Attracting more than 450,000 international students to Canada by 2022 will:

  • Create at least 86,500 net new jobs for a total of 173,100 new jobs in Canada sustained by international education;
  • See international student expenditures in Canada rise to over $16.1 billion;
  • Provide an annual boost to the Canadian economy of almost $10 billion; and
  • Generate approximately $910 million in new tax revenues.*

* Economic Impact of International Education in Canada – An Update, Roslyn Kunin & Associates, Inc., May 2012. Figures assume economic multipliers remain constant and do not account for inflation.

Strengthening Institutional Research Partnerships and Educational Exchanges, and Leveraging People-to-people Ties

Canada's International Education Strategy aims to increase the number, breadth and depth of active collaborations between Canadian and foreign postsecondary institutions and research centres, and to position Canada as a country of choice for both academic recruitment and partnerships. Deeper links between research institutes and the attraction of researchers will help strengthen Canada's innovation edge and competitiveness—keys to success in today's highly competitive, knowledge-based economy. The Government of Canada will continue to support institutional partnership-building by collaborating with stakeholders on various activities and initiatives. Key areas of focus will be:

  • Student and faculty exchanges;
  • Student and faculty mobility;
  • Joint research;
  • Joint curriculum development;
  • Joint course delivery; and
  • Joint academic and skills-development programs.

The Strategy will also leverage Canada's alumni networks abroad to help broaden and deepen our strategic relationships.

To keep Canada at the forefront of maintaining, creating and enhancing strategic institutional partnerships, under the Strategy, the Government of Canada will work with partners and stakeholders to better track and follow the development and expansion of international relationships in the education sector.

In addition, international education expands our people-to-people ties—ties proven to boost political, economic, social and developmental relationships. Under the Strategy, these crucial links will be encouraged, supported and leveraged to advance Canada's trade and investment objectives in priority markets, along with the commercial interests outlined in the Global Markets Action Plan.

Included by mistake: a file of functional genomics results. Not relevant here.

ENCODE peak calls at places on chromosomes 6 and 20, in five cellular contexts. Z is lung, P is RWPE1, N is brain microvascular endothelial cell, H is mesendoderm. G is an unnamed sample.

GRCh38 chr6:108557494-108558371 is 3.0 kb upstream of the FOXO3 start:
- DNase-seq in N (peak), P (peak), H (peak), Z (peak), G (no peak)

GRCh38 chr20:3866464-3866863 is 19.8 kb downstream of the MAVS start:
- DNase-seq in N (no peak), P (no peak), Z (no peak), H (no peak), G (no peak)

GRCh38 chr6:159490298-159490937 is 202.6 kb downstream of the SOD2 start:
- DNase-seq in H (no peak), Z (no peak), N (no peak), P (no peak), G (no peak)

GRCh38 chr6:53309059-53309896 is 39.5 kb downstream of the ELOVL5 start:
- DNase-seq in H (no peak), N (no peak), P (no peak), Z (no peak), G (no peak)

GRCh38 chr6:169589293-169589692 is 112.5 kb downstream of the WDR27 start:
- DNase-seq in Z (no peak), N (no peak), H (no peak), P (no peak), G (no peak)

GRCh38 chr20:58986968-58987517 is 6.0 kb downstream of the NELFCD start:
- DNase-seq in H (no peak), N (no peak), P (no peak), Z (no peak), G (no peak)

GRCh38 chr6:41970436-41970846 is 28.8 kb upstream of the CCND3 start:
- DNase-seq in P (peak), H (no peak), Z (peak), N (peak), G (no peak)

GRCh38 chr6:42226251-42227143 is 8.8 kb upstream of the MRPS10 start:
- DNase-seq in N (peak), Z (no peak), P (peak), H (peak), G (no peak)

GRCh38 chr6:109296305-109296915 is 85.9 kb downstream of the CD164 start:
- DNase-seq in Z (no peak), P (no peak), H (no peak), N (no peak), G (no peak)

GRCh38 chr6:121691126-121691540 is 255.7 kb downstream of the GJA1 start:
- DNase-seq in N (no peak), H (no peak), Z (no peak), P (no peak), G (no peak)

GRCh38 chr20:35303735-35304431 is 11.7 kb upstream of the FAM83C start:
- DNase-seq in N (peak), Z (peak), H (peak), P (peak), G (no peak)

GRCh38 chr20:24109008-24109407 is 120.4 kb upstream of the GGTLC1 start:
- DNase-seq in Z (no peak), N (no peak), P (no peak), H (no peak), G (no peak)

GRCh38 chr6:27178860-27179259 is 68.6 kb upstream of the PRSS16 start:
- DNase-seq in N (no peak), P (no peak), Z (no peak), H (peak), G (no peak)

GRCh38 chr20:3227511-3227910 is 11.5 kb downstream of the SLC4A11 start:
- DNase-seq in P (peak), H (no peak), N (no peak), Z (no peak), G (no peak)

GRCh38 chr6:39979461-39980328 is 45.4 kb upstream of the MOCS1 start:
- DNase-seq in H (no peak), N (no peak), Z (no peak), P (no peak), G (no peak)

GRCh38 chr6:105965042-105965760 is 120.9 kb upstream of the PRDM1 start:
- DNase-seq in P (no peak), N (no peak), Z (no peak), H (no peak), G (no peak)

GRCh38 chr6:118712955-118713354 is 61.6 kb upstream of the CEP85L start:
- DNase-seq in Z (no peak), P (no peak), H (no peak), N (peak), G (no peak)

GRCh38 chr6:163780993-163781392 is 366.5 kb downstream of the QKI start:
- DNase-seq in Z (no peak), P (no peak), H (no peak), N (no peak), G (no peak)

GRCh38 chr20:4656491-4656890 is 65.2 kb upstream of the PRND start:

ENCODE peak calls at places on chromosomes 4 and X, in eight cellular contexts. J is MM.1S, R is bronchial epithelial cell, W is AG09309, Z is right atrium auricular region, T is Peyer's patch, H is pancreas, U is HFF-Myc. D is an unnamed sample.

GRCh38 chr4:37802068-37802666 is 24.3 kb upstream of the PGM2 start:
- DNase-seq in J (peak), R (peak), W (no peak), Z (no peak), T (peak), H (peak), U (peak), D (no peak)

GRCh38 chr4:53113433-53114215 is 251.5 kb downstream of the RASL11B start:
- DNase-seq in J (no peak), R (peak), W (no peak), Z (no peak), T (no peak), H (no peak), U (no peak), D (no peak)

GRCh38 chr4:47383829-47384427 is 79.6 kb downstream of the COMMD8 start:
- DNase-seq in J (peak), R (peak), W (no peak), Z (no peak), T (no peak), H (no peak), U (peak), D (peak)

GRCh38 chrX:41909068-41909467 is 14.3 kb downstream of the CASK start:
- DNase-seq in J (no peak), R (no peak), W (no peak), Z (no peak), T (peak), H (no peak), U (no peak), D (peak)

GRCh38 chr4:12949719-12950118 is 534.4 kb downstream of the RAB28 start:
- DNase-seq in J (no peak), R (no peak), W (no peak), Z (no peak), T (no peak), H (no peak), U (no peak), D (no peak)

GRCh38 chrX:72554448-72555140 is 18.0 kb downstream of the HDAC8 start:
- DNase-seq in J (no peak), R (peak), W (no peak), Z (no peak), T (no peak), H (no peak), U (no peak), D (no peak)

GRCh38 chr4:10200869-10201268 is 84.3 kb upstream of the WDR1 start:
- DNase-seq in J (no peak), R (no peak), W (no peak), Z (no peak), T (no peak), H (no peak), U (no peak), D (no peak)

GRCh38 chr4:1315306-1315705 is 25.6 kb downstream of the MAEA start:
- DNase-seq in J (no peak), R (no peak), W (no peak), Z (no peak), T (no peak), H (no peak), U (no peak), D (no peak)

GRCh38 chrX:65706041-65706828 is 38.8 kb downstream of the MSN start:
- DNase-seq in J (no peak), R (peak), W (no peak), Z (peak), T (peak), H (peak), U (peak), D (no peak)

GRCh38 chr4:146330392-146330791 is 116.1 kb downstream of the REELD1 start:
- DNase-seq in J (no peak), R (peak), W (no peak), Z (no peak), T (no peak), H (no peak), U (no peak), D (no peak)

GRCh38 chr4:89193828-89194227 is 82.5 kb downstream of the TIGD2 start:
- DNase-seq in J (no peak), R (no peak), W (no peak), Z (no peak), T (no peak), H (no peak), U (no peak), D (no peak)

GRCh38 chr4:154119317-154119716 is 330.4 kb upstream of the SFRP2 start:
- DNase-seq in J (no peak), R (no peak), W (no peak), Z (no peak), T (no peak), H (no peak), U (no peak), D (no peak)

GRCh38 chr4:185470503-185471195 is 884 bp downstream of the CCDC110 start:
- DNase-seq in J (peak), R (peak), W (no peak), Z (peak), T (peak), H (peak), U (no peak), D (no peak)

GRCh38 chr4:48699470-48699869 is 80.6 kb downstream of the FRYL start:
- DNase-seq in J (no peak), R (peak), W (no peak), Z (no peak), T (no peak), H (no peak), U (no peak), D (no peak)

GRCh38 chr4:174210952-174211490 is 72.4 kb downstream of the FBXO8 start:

Supporting Activities and Leveraging Resources to Maximize Results

As the Government of Canada works alongside its partners within the international education community in this country, it is also ensuring a coordinated approach at the federal level. The newly restructured Department of Foreign Affairs, Trade and Development, together with the International Development Research Centre, the Department of Citizenship and Immigration, Industry Canada, Employment and Social Development Canada and other federal departments and agencies will work together to advance this country's international education agenda. Many key delivery programs across the federal government are already in place.

CIC's International Student Program

To address student-mobility issues, Economic Action Plan 2013 invested $42 million over two years to increase the capacity of the Temporary Resident Visa Program and meet growing demand from visitors, temporary workers and international students coming to Canada for both short-term training and long-term degree and diploma programs.

Under upcoming reforms to the International Student Program, the provinces and territories will designate which educational institutions qualify to receive international students, based on a set of minimum standards. These changes will strengthen the world-class reputation of Canada's post-secondary education system, as it strives to become ever more competitive in the global search for talent.

Additionally, it will soon become easier for those international students attending designated educational institutions to work during their studies. International students are a future source of skilled labour, as they may be eligible after graduation for permanent residency through immigration programs, such as the Canadian Experience Class (introduced in 2008). International students are well positioned to immigrate to Canada as they have typically obtained Canadian credentials, are proficient in at least one official language and often have relevant Canadian work experience.

Scholarships and Bursaries

The federal, provincial and territorial governments, as well as other education stakeholders, provide a significant number of international scholarships and bursaries to deserving scholars and researchers. Scholarships in all disciplines and at all levels of education respond to international students' interests (as well as to the interests of Canadian students), promote the human capital of both developing and developed countries, and reflect Canada's international priorities and engagements. Scholarship recipients bring fresh ideas to Canada and learn of opportunities in Canadian industry and the job market.